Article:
The obvious benefit of building in open access through a system is that developers can better learn the capabilities and are given the freedom to experiment and develop custom solutions that fit their particular goals. Esri works across nearly all levels of government, business, and domains of science and engineering. This open access is imperative for each industry to best serve its own needs.
The concepts of open access have evolved over the past decades. Previously it meant libraries, SDKs, and APIs. Increasingly, and fortunately, modern declarative programming languages combined with the web have given us the ability to quickly share code and also to make it easily understandable and reusable. Imagine trying to comprehend someone’s Fortran77 code or COBOL — no wonder Esri used to hire anyone with the diligence to decipher the machine code!
Regardless, Esri has not had the awareness and perception of being an open company. So my role is multi-purpose. To clearly demonstrate where we are and have been effectively making our platform, standards, and code open and available. And secondly to work within our teams to improve where it is lacking and has a real benefit to the community to improve access.
Q: How much of today’s (geo)technology choices are driven by fashion? How much are driven by ideology? Open source development and adoption, in particular: Is it driven by fashion, ideology, or pragmatism?
A: This is a long discussion by itself. Generally I think people are both pragmatic in using the tools they have available, but aspirational in what they want to become. So anyone choosing technology is going to look at their mentors and determine the best path from where they are to how they get to be like that person — for whatever value reason that may be. Open source in particular espouses so many different meanings to different people it would be nearly impossible to understand the difference between fashion, ideology and pragmatism. Fortunately we all have the freedom to vote with our time — and can choose the tools that we like using and hopefully also get the job done.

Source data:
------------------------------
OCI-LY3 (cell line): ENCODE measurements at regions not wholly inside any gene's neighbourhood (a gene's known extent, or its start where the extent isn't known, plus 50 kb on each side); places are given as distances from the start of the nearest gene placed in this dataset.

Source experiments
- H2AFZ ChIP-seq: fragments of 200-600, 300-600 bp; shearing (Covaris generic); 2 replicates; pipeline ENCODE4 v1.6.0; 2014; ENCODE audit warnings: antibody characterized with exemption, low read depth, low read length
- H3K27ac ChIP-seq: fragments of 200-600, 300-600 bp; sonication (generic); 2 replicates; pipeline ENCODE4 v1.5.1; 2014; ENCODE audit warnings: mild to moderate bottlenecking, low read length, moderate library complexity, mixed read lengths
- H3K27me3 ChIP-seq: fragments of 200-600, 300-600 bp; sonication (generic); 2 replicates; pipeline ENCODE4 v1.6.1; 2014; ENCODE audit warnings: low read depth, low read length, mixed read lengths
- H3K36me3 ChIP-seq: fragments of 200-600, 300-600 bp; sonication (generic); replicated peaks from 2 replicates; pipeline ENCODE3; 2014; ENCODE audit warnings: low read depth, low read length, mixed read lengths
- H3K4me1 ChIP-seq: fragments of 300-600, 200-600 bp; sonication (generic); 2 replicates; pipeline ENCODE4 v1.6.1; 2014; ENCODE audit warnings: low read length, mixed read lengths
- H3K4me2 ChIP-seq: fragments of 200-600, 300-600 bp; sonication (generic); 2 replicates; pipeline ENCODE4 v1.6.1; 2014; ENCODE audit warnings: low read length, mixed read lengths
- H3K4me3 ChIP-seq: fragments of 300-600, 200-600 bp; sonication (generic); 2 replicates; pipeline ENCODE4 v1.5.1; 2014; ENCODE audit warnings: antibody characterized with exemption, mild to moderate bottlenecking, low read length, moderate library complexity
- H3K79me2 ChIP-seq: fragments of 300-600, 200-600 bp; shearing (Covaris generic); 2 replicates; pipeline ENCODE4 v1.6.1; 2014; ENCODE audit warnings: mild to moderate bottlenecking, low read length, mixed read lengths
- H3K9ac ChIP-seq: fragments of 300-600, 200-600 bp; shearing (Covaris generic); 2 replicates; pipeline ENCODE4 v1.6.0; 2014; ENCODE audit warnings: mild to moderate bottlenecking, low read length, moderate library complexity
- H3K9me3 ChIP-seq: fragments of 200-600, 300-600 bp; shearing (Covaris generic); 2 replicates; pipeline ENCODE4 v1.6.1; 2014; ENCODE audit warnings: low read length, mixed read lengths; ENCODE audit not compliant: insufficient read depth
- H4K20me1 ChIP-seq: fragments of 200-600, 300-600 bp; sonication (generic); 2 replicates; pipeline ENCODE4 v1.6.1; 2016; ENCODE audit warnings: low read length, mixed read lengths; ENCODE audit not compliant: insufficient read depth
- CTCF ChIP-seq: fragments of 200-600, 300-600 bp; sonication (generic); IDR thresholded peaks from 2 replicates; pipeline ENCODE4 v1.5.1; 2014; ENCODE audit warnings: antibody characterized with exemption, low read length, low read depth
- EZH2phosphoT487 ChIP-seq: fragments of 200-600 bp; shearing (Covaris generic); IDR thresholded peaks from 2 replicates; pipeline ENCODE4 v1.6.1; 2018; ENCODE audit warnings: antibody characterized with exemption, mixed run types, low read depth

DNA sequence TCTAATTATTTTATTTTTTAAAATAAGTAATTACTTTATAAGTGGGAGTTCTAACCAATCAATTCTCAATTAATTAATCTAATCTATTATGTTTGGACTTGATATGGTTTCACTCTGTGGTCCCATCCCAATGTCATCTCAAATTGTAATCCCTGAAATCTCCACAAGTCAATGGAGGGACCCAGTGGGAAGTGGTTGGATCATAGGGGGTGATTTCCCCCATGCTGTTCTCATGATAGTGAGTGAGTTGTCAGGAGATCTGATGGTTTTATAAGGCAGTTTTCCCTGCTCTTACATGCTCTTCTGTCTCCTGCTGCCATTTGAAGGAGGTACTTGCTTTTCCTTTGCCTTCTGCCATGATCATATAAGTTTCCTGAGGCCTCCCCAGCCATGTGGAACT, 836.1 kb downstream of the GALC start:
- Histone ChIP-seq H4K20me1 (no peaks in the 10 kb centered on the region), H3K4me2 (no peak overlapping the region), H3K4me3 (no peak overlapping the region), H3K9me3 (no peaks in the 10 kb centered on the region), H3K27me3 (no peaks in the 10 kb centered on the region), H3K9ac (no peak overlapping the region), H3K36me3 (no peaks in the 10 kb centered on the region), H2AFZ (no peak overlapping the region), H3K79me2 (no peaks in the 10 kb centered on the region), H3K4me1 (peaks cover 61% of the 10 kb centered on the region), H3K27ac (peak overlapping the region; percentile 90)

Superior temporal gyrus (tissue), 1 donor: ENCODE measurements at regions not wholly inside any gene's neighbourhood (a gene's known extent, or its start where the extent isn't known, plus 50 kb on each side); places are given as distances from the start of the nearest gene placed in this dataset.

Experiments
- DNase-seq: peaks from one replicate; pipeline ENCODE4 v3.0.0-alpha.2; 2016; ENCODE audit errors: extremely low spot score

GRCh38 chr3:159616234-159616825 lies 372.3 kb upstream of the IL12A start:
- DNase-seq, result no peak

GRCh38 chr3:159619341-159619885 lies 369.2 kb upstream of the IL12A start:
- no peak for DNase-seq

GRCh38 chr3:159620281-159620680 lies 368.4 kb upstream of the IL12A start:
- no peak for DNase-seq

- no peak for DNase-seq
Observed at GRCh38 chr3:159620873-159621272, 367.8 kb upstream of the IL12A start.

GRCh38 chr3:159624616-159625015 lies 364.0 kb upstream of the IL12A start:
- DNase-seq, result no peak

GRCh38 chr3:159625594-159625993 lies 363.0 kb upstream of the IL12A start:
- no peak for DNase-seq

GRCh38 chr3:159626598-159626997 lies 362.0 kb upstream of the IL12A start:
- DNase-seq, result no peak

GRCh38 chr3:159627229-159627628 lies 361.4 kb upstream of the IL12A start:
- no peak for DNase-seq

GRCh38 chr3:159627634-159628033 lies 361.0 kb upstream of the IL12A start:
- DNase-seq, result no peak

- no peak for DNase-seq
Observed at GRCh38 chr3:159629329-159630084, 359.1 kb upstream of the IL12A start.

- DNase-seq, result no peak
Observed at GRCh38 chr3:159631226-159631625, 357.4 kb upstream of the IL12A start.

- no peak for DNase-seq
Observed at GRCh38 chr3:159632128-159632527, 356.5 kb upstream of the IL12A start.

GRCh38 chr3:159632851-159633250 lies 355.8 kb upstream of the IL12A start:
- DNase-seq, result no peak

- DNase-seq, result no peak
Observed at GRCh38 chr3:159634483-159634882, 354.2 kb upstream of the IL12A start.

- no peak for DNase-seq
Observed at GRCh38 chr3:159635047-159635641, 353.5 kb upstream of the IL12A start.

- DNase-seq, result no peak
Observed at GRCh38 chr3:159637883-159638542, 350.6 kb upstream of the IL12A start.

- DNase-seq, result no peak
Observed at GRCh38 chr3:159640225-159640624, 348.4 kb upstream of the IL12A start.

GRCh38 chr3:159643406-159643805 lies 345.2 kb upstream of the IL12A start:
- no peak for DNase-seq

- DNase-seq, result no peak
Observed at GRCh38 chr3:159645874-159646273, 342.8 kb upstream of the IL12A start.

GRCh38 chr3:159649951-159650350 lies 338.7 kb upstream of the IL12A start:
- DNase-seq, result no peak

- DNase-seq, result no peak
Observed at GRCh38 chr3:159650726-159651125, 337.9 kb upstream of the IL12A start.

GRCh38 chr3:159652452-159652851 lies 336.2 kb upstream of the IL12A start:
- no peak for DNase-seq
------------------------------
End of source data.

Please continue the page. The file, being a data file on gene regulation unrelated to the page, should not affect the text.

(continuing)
Q: You manage to command respect even in the most anti-Esri corners of the Twitterverse. How do you explain that?
A: Maximal SPM (Slides Per Minute).
Thank you for saying so. I am dedicated to share what I’ve learned and listening to others’ ideas. I keep an open mind and always ask for honest feedback — as I would rather know what can be better than accepting things just because.
Q: We haven’t heard much about GeoCommons lately. What is going on with that?
A: Look at our recent Open Data initiative, let your eyes unfocus like an autostereogram (magic eye) and you will begin to see the new shape emerging. We are committed to continuing and growing the GeoCommons community and vision — and you’ll hear more on that soon.
Q: In recent months we have seen the rapid growth of MapBox and Boundless — both serious Esri competitors. Just today (Monday, March 3, 2014) Gretchen Peterson — a top geospatial influencer — announced joining Boundless. Is this a trend? What do you make of it?
A: Foremost that there is a positive growth in the availability and utilization of location data. That alone is something to celebrate as it’s been talked about for decades and is finally part of the vernacular.
Second it indicates a positive trend in the desire for technology that improves geospatial data management, analysis, and visualization. It demonstrates that despite the common moniker “spatial isn’t special” that in fact it still requires some “very special spatial people” to solve the unique (and interesting) problems. ‘A rising tide floats all boats’
Q: The Esri International Developer Summit is coming up. Any exciting announcements we should look forward to?
A: Chris Wanstrath, CEO and Co-Founder of GitHub is our keynote speaker. That alone should signal our commitment, and validation, to open-source initiatives. Besides that — you’ll have to wait and see 🙂
Q: Thank you for taking the time to do this interview. Is there anything else you want to share with the Geohipster readers?
A: Make your own path. Technology today lets you conceive an idea and deliver it to millions of people in a matter of minutes. Share, experiment, fail, try again, share — ride that geofixie like a boss.